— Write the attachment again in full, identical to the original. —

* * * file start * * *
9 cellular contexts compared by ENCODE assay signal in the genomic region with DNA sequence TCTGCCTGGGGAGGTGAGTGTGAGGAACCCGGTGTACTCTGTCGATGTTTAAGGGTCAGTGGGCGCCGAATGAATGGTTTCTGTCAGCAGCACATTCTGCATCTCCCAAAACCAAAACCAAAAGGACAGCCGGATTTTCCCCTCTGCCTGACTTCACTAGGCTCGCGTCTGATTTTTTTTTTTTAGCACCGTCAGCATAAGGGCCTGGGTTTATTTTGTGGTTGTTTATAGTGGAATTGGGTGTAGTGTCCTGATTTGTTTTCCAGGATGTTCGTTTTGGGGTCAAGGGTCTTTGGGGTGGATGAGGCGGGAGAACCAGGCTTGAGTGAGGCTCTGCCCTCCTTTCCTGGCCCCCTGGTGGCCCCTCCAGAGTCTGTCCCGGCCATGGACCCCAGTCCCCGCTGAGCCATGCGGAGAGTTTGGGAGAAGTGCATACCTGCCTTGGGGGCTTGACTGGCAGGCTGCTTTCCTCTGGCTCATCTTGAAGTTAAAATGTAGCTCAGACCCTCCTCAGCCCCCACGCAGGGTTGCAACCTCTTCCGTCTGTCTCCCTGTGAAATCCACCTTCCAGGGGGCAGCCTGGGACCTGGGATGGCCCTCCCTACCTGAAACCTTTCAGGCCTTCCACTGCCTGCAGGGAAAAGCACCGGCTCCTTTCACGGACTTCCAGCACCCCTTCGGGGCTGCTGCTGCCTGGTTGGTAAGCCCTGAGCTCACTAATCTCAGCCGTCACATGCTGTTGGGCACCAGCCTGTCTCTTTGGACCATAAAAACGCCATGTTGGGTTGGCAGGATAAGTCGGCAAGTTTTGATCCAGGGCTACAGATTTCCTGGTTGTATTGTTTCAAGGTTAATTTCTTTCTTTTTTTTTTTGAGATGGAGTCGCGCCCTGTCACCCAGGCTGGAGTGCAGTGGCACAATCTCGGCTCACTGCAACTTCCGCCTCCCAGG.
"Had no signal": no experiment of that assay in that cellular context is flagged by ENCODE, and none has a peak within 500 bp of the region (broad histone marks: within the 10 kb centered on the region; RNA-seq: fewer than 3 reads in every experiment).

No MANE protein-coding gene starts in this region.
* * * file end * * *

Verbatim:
9 cellular contexts compared by ENCODE assay signal in the genomic region with DNA sequence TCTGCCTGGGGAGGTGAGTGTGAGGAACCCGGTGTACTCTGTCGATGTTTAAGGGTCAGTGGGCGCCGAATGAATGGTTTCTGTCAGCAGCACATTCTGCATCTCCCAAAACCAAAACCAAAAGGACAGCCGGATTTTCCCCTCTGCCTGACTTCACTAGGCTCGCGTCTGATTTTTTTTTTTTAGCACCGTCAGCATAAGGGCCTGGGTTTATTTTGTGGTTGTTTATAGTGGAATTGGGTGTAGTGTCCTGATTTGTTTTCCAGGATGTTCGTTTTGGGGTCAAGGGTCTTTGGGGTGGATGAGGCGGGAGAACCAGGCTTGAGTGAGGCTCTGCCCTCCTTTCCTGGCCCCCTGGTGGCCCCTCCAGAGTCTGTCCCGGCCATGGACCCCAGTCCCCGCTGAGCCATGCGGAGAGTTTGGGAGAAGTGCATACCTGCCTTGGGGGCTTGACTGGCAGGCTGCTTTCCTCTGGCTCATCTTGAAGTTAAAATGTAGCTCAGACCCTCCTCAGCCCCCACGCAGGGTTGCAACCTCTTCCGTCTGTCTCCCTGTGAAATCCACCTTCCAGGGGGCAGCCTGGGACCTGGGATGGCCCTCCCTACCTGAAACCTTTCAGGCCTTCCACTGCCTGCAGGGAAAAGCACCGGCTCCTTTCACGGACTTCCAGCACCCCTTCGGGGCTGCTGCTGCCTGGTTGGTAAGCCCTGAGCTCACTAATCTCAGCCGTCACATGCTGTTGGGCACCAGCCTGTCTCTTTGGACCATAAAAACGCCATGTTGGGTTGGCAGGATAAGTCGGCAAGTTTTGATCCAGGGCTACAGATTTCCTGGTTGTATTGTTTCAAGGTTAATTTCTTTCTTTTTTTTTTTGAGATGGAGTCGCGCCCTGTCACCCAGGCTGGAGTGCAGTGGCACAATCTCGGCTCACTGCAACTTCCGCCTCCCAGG.
"Had no signal": no experiment of that assay in that cellular context is flagged by ENCODE, and none has a peak within 500 bp of the region (broad histone marks: within the 10 kb centered on the region; RNA-seq: fewer than 3 reads in every experiment).

No MANE protein-coding gene starts in this region.